Running 'The Mile'

Discussion in 'Barefoot & Minimalist Running' started by paulbeales, Sep 12, 2014.

  1. paulbeales

    paulbeales Barefooters
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  2. Barefoot TJ

    Barefoot TJ Administrator
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    That's interesting. I think by now you should be able to run a mile without stopping. How many times do you stop to walk for a 5K, race or just leisure?

    I finally broke my 30-minute 5K mark, but it took 3 or 4 years. I got to 28 something. If I can do it, anyone can...that's how pitiful of a runner I was.
     
  3. Kyrrinstoch

    Kyrrinstoch Barefooters
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    Paul, I think targeting a 1 mile distance is fine as a short-term goal. One of the ways to stay motivated about anything is to define one single large long term goal, then, break that down into a series of smaller, measurable and more readily attainable short term goals.

    For example - If your goal (like mine and TJ's) is to continuously run a full 5K distance without stopping in under 30:00 (regardless of terrain and/or weather), then break it down (as I did):
    1st goal - one mile
    2nd goal - one mile under 10:00
    3rd goal - 1.5 miles
    4th goal - 1.5 miles under 15:00
    and so on in 1/2 mile increments until...
    12th goal - 3.2 miles under 30:00

    I'm still working on making that 12th goal consistent. Some days my morning run comes in just under, while others I'm still noticeably over. It also depends on which trails/routes I take, how my IT Band is feeling and if I feel like a racing mindset or doing more sightseeing on any given run :p
     
  4. wanderingoutlaw

    wanderingoutlaw Barefooters
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    I like the mile distance. The only problem is there are so few 1-mile races. I know of only one in my hometown and it's part of a summer track series. A local running store (who also host the summer track series) tried to set up a series of three or four 1-mile races two or three years ago, but they only managed to have one. The rest were cancelled due to the city not giving permission for the streets to be closed. I ran in the one they did have; it was on the record setting hottest day ever recorded in my hometown. I think I ran a bit faster than usual cause the road was so hot.
     
  5. paulbeales

    paulbeales Barefooters
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    TJ - a kilometre is about my limit at the moment before I need to stop for breath. (That's around 2/3 mile.) It's getting the oxygen in that I struggle with. I am being a little bit impatient I think. I've just got back to where I was before I had the hernia op, but I still think I may have reached my limit at 33 minutes for a 5K. I've noticed if I try harder at the beginning, I suffer more at the end, and finish around the same time as taking it slower for further. That's why I'm thinking I should maybe just concentrate on the beginning only, i.e. push myself for one mile only (1.6km.) I also read somewhere else that short bursts of intense exercise are just as good for you as endurance workouts. Another thing I want to do is run with a sports therapist who might be able to tell me that I am mentally holding myself back, for fear of 'blowing a fuse' and maybe not pushing myself as hard as I maybe could?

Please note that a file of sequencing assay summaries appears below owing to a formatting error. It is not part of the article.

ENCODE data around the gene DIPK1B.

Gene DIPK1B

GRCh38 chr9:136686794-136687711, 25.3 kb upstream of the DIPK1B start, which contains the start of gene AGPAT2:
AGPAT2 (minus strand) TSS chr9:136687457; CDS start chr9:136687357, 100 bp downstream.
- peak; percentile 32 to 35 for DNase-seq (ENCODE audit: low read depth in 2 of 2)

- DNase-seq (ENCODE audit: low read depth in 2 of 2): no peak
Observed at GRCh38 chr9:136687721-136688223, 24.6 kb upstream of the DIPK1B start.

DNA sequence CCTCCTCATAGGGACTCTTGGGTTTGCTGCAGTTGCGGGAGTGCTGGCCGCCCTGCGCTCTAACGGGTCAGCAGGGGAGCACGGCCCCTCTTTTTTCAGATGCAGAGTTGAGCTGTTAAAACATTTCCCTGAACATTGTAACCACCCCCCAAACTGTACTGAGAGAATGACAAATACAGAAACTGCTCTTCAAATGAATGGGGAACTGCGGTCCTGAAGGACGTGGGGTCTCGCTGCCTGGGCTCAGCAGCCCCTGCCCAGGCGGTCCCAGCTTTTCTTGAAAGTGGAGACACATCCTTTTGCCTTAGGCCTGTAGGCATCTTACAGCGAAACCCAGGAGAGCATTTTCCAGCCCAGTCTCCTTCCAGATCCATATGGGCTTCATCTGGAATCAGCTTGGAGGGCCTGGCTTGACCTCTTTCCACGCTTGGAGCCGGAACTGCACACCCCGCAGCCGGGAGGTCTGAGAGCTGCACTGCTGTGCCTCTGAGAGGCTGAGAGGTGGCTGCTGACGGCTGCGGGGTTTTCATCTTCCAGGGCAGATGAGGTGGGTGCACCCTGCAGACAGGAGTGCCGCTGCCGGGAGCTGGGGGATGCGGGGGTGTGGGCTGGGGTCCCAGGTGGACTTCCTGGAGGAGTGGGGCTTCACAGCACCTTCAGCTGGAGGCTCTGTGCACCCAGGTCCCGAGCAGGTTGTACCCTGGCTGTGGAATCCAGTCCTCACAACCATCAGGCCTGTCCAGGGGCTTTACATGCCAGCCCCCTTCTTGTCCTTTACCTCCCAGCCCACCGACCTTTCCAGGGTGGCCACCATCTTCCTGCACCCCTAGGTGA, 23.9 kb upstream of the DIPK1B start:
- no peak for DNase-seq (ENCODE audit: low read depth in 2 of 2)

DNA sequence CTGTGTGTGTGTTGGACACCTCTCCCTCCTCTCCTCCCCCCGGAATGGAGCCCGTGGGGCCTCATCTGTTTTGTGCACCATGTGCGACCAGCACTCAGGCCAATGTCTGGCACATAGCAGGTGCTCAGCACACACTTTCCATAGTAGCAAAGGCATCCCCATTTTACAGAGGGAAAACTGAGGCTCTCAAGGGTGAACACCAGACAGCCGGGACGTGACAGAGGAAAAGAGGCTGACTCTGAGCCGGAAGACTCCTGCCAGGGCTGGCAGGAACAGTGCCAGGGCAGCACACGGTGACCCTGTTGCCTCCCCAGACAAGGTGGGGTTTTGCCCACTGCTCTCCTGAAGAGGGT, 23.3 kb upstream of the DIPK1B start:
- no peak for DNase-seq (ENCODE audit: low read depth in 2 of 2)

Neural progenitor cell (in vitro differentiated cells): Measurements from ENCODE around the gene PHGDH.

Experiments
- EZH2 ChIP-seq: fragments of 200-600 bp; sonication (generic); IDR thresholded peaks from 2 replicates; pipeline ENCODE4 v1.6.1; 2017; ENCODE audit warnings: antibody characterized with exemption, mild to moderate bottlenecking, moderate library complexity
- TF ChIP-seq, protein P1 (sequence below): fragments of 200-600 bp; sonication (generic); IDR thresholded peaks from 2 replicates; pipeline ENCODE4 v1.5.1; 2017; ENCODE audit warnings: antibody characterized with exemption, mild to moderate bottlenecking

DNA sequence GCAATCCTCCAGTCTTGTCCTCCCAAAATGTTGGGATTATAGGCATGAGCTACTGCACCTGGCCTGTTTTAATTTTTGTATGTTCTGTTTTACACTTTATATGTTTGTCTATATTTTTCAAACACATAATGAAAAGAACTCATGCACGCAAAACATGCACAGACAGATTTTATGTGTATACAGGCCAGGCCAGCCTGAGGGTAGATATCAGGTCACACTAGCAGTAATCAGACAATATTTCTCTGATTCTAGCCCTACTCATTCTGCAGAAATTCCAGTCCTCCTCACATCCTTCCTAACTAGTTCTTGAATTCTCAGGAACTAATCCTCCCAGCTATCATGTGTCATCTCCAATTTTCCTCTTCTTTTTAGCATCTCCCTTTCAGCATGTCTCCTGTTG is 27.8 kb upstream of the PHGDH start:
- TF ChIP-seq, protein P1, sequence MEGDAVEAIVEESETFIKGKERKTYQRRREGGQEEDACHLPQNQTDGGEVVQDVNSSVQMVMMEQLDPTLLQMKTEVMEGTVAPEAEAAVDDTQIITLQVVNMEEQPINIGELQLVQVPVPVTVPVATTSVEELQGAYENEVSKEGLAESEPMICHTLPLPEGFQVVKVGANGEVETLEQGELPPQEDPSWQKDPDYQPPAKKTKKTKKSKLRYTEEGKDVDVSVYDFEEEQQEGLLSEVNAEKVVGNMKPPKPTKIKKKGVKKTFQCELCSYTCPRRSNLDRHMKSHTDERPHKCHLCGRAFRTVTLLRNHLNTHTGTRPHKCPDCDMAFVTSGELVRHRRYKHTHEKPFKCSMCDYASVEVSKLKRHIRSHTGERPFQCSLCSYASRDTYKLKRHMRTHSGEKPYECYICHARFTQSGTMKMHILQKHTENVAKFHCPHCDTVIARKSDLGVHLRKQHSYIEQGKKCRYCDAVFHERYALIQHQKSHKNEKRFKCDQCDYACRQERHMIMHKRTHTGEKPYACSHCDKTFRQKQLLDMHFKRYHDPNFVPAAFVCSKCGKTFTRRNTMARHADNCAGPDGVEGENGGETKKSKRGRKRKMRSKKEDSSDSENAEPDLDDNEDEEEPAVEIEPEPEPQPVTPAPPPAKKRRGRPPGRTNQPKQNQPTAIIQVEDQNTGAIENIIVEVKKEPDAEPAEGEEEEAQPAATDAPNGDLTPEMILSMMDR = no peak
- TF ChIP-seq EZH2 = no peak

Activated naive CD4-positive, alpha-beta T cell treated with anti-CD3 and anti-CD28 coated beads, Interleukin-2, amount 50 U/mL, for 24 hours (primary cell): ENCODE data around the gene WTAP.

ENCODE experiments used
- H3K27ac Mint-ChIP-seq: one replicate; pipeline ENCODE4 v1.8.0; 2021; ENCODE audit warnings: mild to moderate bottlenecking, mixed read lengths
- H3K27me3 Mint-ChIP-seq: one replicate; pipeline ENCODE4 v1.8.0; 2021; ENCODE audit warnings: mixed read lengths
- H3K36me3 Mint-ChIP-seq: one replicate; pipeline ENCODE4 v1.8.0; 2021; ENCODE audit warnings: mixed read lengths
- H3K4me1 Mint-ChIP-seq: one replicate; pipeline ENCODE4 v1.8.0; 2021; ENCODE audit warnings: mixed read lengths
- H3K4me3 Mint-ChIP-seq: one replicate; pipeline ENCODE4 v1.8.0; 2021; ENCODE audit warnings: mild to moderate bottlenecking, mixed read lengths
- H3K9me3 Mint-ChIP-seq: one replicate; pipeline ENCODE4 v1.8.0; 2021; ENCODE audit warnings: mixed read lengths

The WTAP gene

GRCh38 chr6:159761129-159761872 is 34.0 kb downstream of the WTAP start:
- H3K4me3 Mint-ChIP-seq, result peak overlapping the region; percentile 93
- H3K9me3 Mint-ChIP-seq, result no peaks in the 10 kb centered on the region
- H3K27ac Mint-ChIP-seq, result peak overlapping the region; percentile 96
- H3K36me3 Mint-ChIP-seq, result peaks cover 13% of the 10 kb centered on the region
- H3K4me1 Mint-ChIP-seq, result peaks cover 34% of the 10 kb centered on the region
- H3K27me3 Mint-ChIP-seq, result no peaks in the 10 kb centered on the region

Kyrrinstoch - that's excellent advice, thanks. Like I said above, I've been trying to do a whole 5K faster throughout, but the more I push at the beginning the slower I get at the end, so like you say (and I was thinking) I should maybe concentrate on the first mile on it's own. I think I'll change the 3rd goal to one mile under 8 minutes though ;)

    Wanderingoutlaw - the article above reckons that Mile Races are going to get more popular. They do tend to get called 'Fun Runs' in the UK though, which is a bit off-putting, but at least means I'm unlikely to come last!

    Thanks for the advice guys! I think I know what I'm gonna do now tomorrow .... I will do a 1 mile warm up run, take a rest, then do a 1 mile timed run, take another rest, then run back to the car .... ;)
    .
     
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  6. Barefoot TJ

    Barefoot TJ Administrator
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    I noticed you didn't "like" my post. :( I didn't mean anything negative by it. I was just trying to say don't give up. If my pitiful self can do it, not that you are pitiful too, anyone can do it. Yes, give it some time after your surgery too before you start to hit it hard. Running with a coach or sports therapist is a good idea. Maybe finding a local running club for support and running with someone who has a 10-minute or 9-minute mile would help.
     
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  7. skedaddle

    skedaddle Barefooters
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    Set realistic targets for your current fitness level or you'll just take the same frustrations from the 5k over to the mile.
    Instead of the 30min barrier it will be the 7min barrier.
    My advice, ditch the watch for a while, run at a pace where you are 'controlled and relaxed not forced and taxed!'
    Be good to yourself and celebrate every step you run. Sometimes when you take the pressure off you make the greatest gains.
     
  8. Ronnie B

    Ronnie B Barefooters